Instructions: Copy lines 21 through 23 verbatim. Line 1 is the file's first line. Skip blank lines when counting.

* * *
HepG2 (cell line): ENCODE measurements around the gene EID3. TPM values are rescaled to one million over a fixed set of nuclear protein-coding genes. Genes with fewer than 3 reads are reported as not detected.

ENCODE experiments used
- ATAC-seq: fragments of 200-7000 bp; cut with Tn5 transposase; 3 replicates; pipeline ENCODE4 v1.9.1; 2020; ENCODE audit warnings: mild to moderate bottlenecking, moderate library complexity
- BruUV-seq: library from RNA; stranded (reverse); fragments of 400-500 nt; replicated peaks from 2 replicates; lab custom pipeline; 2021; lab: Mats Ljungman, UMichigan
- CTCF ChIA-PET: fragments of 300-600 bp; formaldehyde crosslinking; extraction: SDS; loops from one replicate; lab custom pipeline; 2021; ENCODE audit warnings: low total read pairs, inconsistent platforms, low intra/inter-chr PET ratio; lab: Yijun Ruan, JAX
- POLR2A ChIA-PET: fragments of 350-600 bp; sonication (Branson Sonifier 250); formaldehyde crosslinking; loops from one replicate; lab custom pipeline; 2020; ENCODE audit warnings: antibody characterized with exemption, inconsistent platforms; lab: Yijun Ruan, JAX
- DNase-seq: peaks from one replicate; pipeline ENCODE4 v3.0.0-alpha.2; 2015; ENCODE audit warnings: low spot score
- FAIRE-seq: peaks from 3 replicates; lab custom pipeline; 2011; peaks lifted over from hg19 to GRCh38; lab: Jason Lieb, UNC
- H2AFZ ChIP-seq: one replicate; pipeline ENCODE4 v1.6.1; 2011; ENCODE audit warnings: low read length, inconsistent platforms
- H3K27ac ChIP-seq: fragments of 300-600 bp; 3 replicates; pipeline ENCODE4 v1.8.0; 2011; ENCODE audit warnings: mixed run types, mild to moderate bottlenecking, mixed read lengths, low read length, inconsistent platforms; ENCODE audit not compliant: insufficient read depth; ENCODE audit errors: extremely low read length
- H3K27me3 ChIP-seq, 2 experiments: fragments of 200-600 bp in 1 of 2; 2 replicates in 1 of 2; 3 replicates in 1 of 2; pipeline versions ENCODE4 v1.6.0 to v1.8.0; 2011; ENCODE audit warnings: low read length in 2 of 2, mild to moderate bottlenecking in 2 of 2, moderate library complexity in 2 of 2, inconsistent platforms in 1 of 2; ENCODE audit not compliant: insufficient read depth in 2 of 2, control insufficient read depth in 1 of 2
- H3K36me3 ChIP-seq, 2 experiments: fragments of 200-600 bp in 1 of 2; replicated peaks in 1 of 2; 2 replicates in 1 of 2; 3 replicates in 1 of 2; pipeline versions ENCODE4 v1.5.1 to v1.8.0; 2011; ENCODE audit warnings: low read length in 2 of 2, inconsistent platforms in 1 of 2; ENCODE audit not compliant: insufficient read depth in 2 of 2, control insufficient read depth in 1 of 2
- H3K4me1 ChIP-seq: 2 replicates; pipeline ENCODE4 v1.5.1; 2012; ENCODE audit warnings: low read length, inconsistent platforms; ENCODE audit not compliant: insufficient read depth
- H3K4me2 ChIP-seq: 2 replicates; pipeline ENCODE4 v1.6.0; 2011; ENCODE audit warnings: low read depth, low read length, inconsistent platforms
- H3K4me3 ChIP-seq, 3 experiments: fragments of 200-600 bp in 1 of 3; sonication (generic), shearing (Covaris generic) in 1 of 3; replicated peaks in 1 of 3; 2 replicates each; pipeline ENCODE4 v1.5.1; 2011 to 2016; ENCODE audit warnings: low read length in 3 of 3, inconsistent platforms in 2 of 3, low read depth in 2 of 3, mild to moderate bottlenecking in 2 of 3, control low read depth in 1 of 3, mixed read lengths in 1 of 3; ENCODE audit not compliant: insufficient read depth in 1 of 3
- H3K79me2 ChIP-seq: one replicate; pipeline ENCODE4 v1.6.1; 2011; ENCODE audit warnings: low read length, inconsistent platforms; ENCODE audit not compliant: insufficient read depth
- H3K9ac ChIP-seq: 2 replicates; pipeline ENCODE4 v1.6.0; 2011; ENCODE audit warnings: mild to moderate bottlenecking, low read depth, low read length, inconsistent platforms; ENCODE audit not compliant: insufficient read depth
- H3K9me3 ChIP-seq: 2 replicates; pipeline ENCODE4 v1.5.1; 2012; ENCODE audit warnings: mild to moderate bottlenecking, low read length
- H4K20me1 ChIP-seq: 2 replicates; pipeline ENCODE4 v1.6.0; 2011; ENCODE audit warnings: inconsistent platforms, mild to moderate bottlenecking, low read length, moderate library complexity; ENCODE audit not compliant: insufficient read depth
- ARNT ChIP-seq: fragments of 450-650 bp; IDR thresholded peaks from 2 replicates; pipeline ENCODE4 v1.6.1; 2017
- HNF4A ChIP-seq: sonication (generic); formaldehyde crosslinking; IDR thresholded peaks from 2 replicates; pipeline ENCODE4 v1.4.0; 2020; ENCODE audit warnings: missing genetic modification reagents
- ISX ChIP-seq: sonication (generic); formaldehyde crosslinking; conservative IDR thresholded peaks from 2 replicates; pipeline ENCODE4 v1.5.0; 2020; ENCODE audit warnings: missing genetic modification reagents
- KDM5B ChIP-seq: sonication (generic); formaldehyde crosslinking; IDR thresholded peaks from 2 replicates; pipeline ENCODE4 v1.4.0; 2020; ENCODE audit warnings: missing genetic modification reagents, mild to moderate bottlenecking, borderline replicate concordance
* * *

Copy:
- HNF4A ChIP-seq: sonication (generic); formaldehyde crosslinking; IDR thresholded peaks from 2 replicates; pipeline ENCODE4 v1.4.0; 2020; ENCODE audit warnings: missing genetic modification reagents
- ISX ChIP-seq: sonication (generic); formaldehyde crosslinking; conservative IDR thresholded peaks from 2 replicates; pipeline ENCODE4 v1.5.0; 2020; ENCODE audit warnings: missing genetic modification reagents
- KDM5B ChIP-seq: sonication (generic); formaldehyde crosslinking; IDR thresholded peaks from 2 replicates; pipeline ENCODE4 v1.4.0; 2020; ENCODE audit warnings: missing genetic modification reagents, mild to moderate bottlenecking, borderline replicate concordance